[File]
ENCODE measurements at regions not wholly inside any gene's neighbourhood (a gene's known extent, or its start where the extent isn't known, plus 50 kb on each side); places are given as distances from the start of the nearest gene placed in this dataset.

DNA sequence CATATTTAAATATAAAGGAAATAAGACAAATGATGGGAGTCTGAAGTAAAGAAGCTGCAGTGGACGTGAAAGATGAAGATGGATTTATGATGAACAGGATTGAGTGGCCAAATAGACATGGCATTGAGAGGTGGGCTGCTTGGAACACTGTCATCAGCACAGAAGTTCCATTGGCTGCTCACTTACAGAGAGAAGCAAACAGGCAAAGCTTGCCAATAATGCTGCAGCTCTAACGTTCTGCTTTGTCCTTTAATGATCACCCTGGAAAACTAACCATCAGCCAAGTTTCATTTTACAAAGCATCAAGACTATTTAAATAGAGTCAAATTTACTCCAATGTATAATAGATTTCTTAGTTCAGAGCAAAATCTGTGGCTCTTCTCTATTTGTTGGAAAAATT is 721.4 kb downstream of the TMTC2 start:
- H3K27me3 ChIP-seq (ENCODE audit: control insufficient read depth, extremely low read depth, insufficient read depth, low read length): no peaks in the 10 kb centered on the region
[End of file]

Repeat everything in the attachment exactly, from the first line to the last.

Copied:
ENCODE measurements at regions not wholly inside any gene's neighbourhood (a gene's known extent, or its start where the extent isn't known, plus 50 kb on each side); places are given as distances from the start of the nearest gene placed in this dataset.

DNA sequence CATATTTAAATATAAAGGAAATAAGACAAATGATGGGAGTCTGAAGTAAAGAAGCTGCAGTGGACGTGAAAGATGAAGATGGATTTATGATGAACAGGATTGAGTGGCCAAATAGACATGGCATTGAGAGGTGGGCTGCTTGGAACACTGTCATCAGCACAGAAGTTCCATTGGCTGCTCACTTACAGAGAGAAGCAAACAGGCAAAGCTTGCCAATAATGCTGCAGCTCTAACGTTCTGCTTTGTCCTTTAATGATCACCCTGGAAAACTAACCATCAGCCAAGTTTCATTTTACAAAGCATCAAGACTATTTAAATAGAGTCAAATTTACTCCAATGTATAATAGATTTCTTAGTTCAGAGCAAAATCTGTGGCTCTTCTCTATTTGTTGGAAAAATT is 721.4 kb downstream of the TMTC2 start:
- H3K27me3 ChIP-seq (ENCODE audit: control insufficient read depth, extremely low read depth, insufficient read depth, low read length): no peaks in the 10 kb centered on the region